Gotlib, who earned his Ph.D in composition in 2015 from the State University of New York at Buffalo and also holds a master’s degree in composition from the University of Missouri-Kansas City and a B.M. in music technology from the Oberlin Conservatory of Music, began work at Mizzou in August.
You can read the article, written by the Tribune‘s Aarik Danielsen, here.
Once again this year, the Mizzou New Music Initiative also promoted the festival with a TV spot, which ran both online and on broadcast TV in mid-Missouri. You can see the spot in the embedded window below.
Bettison won the the very first BBC Young Composer of the Year Prize in 1993, and has gone on to earn numerous other awards and honors including a Chamber Music America Commissioning Award in 2013; the Yvar Mikhashoff Commissioning Fund Prize in 2009; and more, as well as fellowships to both the Tanglewood and Aspen music festivals.
His music has been featured on several recordings, including in 2010 a full-length album, “O Death,” featuring the evening-long work of that name performed by Ensemble Klang; and “B&E (with aggravated assault)”, performed by NEWSPEAK on New Amsterdam Records.
You can hear samples of Bettison’s music on his SoundCloud page. In the embedded media players below, you can see a brief video profile of Bettison, produced by the Peabody Conservatory, and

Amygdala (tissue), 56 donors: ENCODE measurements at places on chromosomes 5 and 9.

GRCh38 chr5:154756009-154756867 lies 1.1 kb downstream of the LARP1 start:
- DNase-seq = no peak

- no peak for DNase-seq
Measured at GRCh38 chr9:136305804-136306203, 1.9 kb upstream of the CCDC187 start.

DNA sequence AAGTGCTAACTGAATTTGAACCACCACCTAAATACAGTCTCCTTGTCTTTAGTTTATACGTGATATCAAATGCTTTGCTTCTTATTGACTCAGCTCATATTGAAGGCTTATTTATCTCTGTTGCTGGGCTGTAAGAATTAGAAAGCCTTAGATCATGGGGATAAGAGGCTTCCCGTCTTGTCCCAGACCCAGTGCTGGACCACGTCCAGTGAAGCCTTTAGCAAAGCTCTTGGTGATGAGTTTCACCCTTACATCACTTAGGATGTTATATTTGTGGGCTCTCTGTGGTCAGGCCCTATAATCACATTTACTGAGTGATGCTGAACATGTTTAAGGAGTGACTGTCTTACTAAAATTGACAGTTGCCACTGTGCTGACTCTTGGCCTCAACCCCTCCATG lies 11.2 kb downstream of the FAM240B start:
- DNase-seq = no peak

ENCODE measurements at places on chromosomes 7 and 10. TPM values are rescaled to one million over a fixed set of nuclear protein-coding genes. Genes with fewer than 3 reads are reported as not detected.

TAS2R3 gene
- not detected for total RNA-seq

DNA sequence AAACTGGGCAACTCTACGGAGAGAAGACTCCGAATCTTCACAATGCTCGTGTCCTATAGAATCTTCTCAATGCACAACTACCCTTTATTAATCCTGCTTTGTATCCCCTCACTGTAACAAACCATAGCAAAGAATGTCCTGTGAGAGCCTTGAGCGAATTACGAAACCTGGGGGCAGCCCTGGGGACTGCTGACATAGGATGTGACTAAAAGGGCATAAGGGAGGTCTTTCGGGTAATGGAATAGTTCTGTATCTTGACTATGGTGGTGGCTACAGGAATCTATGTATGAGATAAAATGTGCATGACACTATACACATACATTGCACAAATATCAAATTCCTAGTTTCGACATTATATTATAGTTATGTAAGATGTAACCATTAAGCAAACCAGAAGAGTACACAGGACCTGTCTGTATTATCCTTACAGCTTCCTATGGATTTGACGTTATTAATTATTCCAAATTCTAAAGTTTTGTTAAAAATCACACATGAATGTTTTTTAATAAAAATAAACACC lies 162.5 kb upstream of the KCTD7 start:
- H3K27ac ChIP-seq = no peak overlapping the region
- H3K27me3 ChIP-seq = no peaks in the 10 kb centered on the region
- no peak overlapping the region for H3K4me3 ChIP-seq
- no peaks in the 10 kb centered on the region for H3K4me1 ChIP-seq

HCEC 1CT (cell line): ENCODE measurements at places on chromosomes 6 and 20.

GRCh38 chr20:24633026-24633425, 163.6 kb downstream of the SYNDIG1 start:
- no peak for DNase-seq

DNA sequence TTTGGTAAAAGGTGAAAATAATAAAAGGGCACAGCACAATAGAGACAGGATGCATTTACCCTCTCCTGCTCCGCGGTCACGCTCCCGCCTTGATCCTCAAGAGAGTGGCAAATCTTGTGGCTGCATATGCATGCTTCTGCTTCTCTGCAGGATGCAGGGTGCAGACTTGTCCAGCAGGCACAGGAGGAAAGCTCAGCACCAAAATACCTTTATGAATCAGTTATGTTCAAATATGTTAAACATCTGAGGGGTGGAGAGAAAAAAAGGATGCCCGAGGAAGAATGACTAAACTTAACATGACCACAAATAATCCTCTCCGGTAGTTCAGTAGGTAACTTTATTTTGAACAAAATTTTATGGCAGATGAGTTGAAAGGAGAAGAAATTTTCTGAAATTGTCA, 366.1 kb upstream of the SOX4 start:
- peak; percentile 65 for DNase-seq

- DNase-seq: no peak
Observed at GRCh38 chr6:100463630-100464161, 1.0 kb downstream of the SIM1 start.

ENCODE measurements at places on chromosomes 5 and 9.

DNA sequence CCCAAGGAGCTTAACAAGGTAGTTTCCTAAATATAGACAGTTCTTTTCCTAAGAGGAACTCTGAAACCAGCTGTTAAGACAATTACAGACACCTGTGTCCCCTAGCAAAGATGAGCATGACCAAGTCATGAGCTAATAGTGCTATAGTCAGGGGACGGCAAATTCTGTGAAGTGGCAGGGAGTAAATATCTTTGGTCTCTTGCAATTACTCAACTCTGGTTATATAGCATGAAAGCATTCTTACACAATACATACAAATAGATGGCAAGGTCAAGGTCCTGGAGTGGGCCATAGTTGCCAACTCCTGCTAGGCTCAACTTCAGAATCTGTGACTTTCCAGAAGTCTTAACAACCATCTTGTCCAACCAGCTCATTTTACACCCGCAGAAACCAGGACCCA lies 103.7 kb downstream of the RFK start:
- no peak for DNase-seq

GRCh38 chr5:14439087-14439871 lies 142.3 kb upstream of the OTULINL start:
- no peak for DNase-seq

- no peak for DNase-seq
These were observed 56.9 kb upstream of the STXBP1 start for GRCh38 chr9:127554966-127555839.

a video interview in which he talks about “Livre des Sauvages,” plus performances of two of Bettison’s works.
Oscar Bettison talks about life as a composer and finding inspiration through teaching. See him give lessons to students at the Peabody Conservatory and listen in as he rehearses his piece “Apart,” written for So Percussion.
Oscar Bettison talks about his chamber concerto, Livre des Sauvages.
The East Coast premiere of Bettison’s “An Inventory of Remnants,”
performed by Choo Choo Hu (piano, percussion) during the New Music Gathering 2016, at the Peabody Conservatory in Baltimore, MD.
“Vamp (movement 2)”, performed by Ensemble Offspring, with Lamorna Nightingale (piccolo), Claire Edwardes (percussion), and Jason Noble (clarinet), on March 18, 2014 at Riverside Theatre in Parramatta, New South Wales, Australia